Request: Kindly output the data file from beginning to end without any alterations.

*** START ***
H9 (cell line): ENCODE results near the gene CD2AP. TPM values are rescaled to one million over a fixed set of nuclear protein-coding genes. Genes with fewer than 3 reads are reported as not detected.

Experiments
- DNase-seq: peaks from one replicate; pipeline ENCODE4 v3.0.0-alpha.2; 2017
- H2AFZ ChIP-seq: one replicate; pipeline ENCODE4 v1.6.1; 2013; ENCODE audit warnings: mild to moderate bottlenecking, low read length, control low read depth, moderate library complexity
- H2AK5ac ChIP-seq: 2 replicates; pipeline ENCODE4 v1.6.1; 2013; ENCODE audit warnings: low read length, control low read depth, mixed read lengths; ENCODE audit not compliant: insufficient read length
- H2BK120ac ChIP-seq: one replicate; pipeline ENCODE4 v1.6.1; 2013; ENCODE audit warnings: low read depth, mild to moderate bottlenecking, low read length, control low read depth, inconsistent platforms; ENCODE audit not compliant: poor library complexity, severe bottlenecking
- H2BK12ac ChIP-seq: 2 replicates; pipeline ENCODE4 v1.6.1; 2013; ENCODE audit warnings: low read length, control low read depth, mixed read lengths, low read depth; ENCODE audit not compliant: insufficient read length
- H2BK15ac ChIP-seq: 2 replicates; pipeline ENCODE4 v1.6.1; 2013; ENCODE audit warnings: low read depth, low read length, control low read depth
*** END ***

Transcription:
H9 (cell line): ENCODE results near the gene CD2AP. TPM values are rescaled to one million over a fixed set of nuclear protein-coding genes. Genes with fewer than 3 reads are reported as not detected.

Experiments
- DNase-seq: peaks from one replicate; pipeline ENCODE4 v3.0.0-alpha.2; 2017
- H2AFZ ChIP-seq: one replicate; pipeline ENCODE4 v1.6.1; 2013; ENCODE audit warnings: mild to moderate bottlenecking, low read length, control low read depth, moderate library complexity
- H2AK5ac ChIP-seq: 2 replicates; pipeline ENCODE4 v1.6.1; 2013; ENCODE audit warnings: low read length, control low read depth, mixed read lengths; ENCODE audit not compliant: insufficient read length
- H2BK120ac ChIP-seq: one replicate; pipeline ENCODE4 v1.6.1; 2013; ENCODE audit warnings: low read depth, mild to moderate bottlenecking, low read length, control low read depth, inconsistent platforms; ENCODE audit not compliant: poor library complexity, severe bottlenecking
- H2BK12ac ChIP-seq: 2 replicates; pipeline ENCODE4 v1.6.1; 2013; ENCODE audit warnings: low read length, control low read depth, mixed read lengths, low read depth; ENCODE audit not compliant: insufficient read length
- H2BK15ac ChIP-seq: 2 replicates; pipeline ENCODE4 v1.6.1; 2013; ENCODE audit warnings: low read depth, low read length, control low read depth